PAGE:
Chaffey added the Nordic-Baltic cooperation would not lead to an increasingly multi-speed Europe.

"This doesn't have to do with legal status or legislation. It has to do with something that's normal, usual in other areas as well, that some countries are moving a bit further ahead when it comes to the practical, the technological solutions."

Analysis

Suddenly, digital single market doesn't 'need' EU agency

EU digital commissioner Gabriel downplayed the rejection of the commission's plan for a strong EU telecommunications watchdog, highlighting that the elements of the digital single market are not set in stone.

Trump says US could stay in Paris deal

President Donald Trump hinted that the US could 'conceivably' stay in the Paris climate change agreement, during a meeting in which Norway's PM pointed out the sales of US-made Tesla electric cars in her country.

Opinion

Iceland: further from EU membership than ever

With fewer pro-EU MPs in the Iceland parliament than ever before, any plans to resume 'candidate' membership of the bloc are likely to remain on ice, as the country prioritises national sovereignty and a more left-wing path.

Supported by

Stakeholders' Highlights

  1. European Free AlllianceNo Justice From the Spanish Supreme Court Ruling
  2. Nordic Council of MinistersNordic Solutions for Sustainable Cities: New Grants Awarded for Branding Projects
  3. Mission of China to the EUTrade Between China, Belt and Road Countries up 15%
  4. Nordic Council of MinistersOresund Inspires Other EU Border Regions to Work Together to Generate Growth
  5. Mission of China to the EUTrade Between China, Belt and Road Countries up 15%
  6. AJC Transatlantic InstituteAJC Calls on EU to Sanction Iran’s Revolutionary Guards, Expel Ambassadors
  7. Dialogue PlatformRoundtable on "Political Islam, Civil Islam and The West" 31 January
  8. ILGA EuropeFreedom of Movement and Same-Sex Couples in Romania – Case Update!
  9. EU2017EEEstonia Completes First EU Presidency, Introduced New Topics to the Agenda
  10. Bio-Based IndustriesLeading the Transition Towards a Post-Petroleum Society
  11. ACCAWelcomes the Start of the New Bulgarian Presidency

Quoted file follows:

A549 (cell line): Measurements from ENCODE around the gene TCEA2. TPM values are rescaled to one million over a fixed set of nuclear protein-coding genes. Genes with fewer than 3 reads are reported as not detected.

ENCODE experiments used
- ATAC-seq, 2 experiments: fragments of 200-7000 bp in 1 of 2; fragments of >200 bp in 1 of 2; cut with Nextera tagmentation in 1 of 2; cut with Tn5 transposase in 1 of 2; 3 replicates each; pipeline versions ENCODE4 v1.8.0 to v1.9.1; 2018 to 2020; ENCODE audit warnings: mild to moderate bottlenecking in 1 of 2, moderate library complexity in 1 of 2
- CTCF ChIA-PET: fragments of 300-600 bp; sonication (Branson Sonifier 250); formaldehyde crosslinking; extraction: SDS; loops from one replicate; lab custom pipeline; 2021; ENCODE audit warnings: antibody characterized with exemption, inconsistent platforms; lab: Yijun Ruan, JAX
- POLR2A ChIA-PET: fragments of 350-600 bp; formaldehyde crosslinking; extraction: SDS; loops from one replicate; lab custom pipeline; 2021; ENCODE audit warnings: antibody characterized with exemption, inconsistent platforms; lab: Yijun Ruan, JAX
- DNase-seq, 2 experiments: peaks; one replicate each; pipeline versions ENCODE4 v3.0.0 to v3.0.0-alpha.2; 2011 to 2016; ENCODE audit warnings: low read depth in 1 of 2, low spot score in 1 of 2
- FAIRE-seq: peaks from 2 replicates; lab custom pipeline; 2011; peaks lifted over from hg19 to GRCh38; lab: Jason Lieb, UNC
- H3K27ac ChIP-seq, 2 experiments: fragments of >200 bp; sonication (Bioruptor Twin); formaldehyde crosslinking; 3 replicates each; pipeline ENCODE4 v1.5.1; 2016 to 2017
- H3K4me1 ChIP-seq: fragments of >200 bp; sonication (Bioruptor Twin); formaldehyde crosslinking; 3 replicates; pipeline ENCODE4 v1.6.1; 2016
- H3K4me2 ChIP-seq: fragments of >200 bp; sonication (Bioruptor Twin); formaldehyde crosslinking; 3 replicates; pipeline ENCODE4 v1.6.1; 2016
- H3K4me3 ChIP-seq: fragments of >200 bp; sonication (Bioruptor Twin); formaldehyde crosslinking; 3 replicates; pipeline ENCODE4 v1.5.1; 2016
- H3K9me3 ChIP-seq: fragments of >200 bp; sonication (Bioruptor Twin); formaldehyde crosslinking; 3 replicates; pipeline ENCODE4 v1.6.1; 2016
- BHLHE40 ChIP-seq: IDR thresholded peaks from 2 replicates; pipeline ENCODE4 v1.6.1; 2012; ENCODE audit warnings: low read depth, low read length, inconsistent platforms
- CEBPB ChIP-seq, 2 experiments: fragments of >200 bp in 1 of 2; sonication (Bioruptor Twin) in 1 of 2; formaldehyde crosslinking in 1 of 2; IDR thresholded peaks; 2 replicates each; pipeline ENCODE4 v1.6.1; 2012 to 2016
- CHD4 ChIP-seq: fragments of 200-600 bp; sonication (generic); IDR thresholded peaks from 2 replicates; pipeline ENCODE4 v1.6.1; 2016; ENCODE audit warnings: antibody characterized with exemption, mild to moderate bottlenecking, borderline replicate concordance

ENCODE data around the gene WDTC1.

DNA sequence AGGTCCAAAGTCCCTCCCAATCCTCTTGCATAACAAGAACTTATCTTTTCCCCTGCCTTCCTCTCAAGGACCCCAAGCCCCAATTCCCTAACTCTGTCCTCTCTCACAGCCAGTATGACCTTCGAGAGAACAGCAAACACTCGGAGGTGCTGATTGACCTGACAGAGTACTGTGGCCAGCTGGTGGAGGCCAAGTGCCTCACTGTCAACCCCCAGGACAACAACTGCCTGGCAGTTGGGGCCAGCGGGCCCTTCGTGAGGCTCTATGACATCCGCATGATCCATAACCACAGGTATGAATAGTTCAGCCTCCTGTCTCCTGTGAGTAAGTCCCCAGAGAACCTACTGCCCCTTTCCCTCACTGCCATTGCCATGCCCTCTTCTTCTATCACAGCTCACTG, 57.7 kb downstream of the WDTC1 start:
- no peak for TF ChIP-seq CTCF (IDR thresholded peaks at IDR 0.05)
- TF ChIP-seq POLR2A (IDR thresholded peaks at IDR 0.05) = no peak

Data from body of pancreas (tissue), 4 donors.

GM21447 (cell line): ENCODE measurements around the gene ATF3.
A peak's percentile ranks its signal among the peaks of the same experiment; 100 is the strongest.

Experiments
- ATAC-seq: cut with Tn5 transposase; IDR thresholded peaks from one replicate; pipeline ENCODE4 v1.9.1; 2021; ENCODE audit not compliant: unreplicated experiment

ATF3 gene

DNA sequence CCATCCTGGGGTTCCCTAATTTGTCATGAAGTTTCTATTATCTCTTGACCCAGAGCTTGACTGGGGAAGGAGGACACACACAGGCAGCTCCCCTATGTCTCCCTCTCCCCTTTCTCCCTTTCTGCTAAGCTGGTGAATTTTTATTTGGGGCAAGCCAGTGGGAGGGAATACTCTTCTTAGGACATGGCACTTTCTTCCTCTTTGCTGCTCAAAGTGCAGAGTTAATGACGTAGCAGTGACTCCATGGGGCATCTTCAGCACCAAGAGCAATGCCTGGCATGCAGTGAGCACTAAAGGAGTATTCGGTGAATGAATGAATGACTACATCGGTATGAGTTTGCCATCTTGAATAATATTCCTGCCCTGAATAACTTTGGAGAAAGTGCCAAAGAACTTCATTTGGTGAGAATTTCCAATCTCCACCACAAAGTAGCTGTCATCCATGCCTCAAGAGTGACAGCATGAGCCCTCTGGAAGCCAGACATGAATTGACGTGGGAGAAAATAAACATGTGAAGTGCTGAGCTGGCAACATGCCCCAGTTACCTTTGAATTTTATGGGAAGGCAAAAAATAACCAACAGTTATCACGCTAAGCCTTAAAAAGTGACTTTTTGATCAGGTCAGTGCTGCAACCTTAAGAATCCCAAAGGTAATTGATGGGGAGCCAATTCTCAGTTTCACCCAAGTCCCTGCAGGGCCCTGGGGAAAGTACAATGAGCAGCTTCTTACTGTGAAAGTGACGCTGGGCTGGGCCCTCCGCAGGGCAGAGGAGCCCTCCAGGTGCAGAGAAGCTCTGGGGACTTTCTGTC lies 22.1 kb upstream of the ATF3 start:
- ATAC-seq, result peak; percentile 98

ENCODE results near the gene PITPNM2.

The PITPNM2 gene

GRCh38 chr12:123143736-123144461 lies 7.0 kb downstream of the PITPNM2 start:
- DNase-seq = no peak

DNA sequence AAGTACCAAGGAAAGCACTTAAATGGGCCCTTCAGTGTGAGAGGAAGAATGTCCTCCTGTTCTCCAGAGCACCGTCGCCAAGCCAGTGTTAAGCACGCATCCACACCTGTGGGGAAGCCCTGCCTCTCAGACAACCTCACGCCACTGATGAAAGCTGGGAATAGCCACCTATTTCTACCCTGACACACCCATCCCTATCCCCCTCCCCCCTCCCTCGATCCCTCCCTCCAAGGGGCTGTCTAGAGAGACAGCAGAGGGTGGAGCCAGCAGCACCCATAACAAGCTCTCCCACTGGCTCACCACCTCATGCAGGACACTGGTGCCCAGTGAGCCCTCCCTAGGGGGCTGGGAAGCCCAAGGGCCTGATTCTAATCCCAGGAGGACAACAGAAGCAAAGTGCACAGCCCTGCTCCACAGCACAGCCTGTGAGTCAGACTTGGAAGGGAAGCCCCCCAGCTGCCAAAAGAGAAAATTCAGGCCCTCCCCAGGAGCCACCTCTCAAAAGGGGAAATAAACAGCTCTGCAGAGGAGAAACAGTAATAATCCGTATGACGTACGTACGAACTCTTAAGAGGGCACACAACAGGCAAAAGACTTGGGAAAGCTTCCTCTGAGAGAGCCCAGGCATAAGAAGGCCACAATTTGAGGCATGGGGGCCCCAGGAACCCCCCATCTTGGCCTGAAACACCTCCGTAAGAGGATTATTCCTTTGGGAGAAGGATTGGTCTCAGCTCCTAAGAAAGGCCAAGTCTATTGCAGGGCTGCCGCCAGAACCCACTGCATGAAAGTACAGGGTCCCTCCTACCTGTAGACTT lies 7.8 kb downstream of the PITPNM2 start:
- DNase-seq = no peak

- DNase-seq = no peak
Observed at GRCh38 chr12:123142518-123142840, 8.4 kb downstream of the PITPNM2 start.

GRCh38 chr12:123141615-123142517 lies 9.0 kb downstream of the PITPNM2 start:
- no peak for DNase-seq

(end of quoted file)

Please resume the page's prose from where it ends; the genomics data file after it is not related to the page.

12. Mission of China to the EUPremier Li and President Tusk Stress Importance of Ties at ASEM Summit

Latest News

  1. Lessons for EU from the Greek tragedy
  2. A new dynamic on the Macedonia name issue
  3. Berlusconi in Brussels on pre-election charm offensive
  4. ECJ should rule against Austrian online censorship lawsuit
  5. EU states loosen grip on tax havens
  6. Facebook promises privacy reboot ahead of new EU rules
  7. Europe is lacking tech leadership
  8. Spitzenkandidat system here to stay, MEPs warn capitals

Stakeholders' Highlights

  1. EU2017EEVAT on Electronic Commerce: New Rules Adopted
  2. European Jewish CongressChair of EU Parliament Working Group on Antisemitism Condemns Wave of Attacks
  3. Counter BalanceA New Study Challenges the Infrastructure Mega Corridors Agenda
  4. Dialogue PlatformThe Gülen Community: Who to Believe - Politicians or Actions?" by Thomas Michel
  5. Plastics Recyclers Europe65% Plastics Recycling Rate Attainable by 2025 New Study Shows
  6. European Heart NetworkCommissioner Andriukaitis' Address to EHN on the Occasion of Its 25th Anniversary
  7. ACCACFOs Risk Losing Relevance If They Do Not Embrace Technology
  8. UNICEFMake the Digital World Safer for Children & Increase Access for the Most Disadvantaged
  9. European Jewish CongressWelcomes Recognition of Jerusalem as the Capital of Israel and Calls on EU States to Follow Suit
  10. Mission of China to the EUChina and EU Boost Innovation Cooperation Under Horizon 2020
  11. European Gaming & Betting AssociationJuncker’s "Political" Commission Leaves Gambling Reforms to the Court
  12. AJC Transatlantic InstituteAJC Applauds U.S. Recognition of Jerusalem as Israel’s Capital City